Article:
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Checklist for 'black hospitals' to be avoided

27 Comments

"In economically advanced countries, the big three in terms of causes of death are cancer, heart disease and stroke. But there are also reports that the fourth major cause is excessive medical treatment."

So says Dr Masahiko Okada, professor emeritus at Niigata University and author of "How to Pick Doctors and Medicines."

Shukan Taishu (May 12-19) thinks it's on to something. Just as "black companies" have been generating controversy over the past year for their callous treatment of employees, it appears there's also such a thing as "black hospitals. And readers are advised to be alert for the seven warning signs that would identify a hospital as one they'd be wise to avoid.

The average Japanese sees a doctor 13 times a year -- tops among industrialized nations -- and picking the right hospital often means not picking the wrong one. Owing partly to the prolonged economic recession, plus intensified competition, many hospitals have been cutting corners and looking for new ways to milk the health insurance scheme.

The first sign that a hospital may be "black," says Shukan Taishu, is an unusually large number of departments relative to the number of physicians employed therein. Often in such cases, the doctors will be examining and treating patients outside of their own field of specialization.

Another warning sign is a hospital with extended hours for outpatient services, such as on evenings and weekends.

"They aim to attract more salaried workers who can't spare the time from their jobs to see the doctor on weekdays," a veteran physician tells the magazine.

Hospitals where the nurses are busy to the point of being pathologically harried are to be avoided, as this may be a sign they have reduced its staff to save money. And institutions where the doctors habitually attribute patients' problems -- any problem -- to stress don't have much to recommend them.

"Actually the cause of a medical condition may not be immediately evident, but there's no scientific evidence of anyone expiring from stress at a young age," says Dr Okada.

Another type of hospital to be avoided are those that order excessive testing. Yes, there are certain tests that need to be performed. But the hospitals also earn compensation from the testing, so it's in their interest to do more of them. But overexposure to X-rays can cause malignancies.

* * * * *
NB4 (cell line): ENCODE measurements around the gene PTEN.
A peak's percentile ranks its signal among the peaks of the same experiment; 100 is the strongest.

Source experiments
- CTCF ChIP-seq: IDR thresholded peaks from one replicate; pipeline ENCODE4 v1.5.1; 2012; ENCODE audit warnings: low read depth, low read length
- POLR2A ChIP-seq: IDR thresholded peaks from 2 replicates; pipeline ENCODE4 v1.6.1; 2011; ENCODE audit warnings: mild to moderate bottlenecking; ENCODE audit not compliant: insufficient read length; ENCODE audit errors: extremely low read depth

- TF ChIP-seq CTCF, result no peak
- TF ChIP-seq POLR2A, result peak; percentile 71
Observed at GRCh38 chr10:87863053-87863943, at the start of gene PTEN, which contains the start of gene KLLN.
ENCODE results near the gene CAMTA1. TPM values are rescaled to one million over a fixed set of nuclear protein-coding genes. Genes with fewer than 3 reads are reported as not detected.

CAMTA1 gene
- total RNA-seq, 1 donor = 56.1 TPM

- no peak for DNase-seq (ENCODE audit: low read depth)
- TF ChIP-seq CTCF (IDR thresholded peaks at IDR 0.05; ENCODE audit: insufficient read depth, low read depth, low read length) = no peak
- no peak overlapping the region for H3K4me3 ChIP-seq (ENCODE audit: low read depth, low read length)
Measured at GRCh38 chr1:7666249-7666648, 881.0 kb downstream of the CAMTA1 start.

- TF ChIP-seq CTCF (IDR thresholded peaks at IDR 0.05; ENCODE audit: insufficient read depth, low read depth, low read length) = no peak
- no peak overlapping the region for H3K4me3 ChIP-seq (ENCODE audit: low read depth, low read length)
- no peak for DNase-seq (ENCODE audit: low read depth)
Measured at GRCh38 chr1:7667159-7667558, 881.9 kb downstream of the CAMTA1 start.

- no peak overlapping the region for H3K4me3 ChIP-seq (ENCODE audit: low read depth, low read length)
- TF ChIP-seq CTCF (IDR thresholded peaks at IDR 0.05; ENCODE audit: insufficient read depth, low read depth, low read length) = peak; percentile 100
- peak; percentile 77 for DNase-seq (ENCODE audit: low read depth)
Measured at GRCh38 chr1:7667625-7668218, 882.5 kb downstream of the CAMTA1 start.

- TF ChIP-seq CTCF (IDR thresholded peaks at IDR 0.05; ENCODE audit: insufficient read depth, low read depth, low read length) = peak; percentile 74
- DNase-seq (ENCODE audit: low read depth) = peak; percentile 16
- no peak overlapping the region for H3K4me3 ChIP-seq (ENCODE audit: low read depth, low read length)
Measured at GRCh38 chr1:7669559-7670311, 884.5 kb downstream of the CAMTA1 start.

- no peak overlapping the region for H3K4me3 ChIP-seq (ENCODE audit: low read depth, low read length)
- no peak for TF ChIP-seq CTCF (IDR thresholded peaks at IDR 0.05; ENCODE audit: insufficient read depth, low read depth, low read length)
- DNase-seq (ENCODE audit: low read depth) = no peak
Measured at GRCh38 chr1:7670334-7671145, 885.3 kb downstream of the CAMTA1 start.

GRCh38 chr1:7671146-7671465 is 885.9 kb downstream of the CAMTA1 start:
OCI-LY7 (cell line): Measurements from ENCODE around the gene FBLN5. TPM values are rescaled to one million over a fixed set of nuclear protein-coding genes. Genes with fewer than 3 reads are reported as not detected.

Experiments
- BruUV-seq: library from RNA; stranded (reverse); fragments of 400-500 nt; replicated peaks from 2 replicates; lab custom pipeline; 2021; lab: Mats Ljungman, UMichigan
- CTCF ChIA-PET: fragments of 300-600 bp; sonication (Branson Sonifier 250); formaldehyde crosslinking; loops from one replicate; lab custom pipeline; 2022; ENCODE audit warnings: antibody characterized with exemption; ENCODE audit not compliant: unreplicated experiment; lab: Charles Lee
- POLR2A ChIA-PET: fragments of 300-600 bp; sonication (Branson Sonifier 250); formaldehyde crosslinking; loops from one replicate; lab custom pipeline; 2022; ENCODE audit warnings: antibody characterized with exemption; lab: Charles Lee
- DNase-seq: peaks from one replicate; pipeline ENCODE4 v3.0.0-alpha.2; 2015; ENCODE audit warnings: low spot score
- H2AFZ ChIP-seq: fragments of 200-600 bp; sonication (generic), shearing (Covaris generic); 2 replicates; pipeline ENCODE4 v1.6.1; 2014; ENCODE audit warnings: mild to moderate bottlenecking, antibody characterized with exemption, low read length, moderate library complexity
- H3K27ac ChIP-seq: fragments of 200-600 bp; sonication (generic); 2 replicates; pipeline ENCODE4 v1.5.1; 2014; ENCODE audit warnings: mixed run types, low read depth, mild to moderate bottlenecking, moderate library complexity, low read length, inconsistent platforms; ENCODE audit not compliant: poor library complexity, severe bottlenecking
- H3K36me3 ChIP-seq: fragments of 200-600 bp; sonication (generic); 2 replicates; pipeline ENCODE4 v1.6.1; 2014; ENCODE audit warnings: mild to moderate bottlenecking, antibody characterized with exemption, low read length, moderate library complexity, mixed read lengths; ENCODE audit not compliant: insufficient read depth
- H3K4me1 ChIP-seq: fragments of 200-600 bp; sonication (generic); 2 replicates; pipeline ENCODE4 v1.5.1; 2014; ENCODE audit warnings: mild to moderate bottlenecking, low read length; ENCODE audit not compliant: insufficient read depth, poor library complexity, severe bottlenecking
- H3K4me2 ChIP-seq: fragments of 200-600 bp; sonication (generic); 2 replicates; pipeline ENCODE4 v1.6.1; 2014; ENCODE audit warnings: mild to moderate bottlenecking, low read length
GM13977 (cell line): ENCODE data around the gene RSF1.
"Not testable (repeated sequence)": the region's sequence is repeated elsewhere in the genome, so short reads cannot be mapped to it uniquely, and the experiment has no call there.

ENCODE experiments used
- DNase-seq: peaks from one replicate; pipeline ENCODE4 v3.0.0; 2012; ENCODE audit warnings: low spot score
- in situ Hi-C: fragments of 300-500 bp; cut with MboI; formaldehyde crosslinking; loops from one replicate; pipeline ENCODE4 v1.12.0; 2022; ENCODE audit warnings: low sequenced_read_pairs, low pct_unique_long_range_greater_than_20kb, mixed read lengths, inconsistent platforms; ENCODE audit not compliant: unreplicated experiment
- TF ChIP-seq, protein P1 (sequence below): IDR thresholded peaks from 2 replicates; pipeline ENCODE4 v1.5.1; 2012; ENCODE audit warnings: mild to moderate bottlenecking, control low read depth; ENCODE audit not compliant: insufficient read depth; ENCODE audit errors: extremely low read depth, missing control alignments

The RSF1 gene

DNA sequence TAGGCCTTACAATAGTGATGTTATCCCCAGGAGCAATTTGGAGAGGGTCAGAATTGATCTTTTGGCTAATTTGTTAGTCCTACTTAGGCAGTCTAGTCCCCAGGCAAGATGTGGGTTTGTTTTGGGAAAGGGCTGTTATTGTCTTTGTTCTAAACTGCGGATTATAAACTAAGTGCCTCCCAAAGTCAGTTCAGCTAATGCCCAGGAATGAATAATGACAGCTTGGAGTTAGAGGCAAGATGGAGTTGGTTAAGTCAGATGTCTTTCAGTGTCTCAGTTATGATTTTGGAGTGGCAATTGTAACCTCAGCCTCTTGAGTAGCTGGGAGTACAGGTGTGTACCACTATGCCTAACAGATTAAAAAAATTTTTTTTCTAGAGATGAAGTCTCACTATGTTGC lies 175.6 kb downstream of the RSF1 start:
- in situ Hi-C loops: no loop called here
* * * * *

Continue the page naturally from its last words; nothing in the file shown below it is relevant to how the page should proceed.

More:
"According to a report from the UK, researchers determined that 4.4% of diagnosed cancers developed as a result of overexposure to X-rays," says Okada. "Tests for esophageal and stomach cancers are particularly scary. The strength of the X-rays for a stomach cancer examination are one-thousand times that used to check for lung cancer."

Another place to stay away from is where the explanations regarding treatment are "one-way," i.e., when doctors fail to advise the patient with guidance needed for "informed consent," which has become the medical norm.

And it's wise to steer clear of establishments that prescribe too many medications at a single visit.

"For example, if a patient suffers from high blood pressure, a physician can easily prescribe a variety of medications to reduce it. But most of the factors causing blood pressure to rise can be attributed to body type or lifestyle, and drugs will not remedy the root cause," Okada explains, adding "A good doctor will first make recommendations to change things like diet and exercise over several months, and then if the patient shows no signs of progress he'll start a drug regimen."

A doctor who prescribes medications in large quantities can be said to be indifferent to the patient's welfare.

"A responsible physician would never prescribe a large volume of medications to a patient all at once," says the aforementioned veteran physician. "First he should prescribe a week or 10-day supply, and then respond appropriately after examining the patient again."

© Japan Today

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27 Comments
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There's a hospital close to my house that meets at least three of those qualifications, and engages in a few other shady practices that have convinced me not to use it. I go to a place further away that's inefficient and somewhat disorganized, but the doctors seem to know what they're doing and with one noted exception seem to be ethical. But one who quit working there somehow got his hands on the patient database, and I was aghast to receive a postcard from him inviting me to make the switch to his new practice. So much for confidentiality!

5 ( +6 / -1 )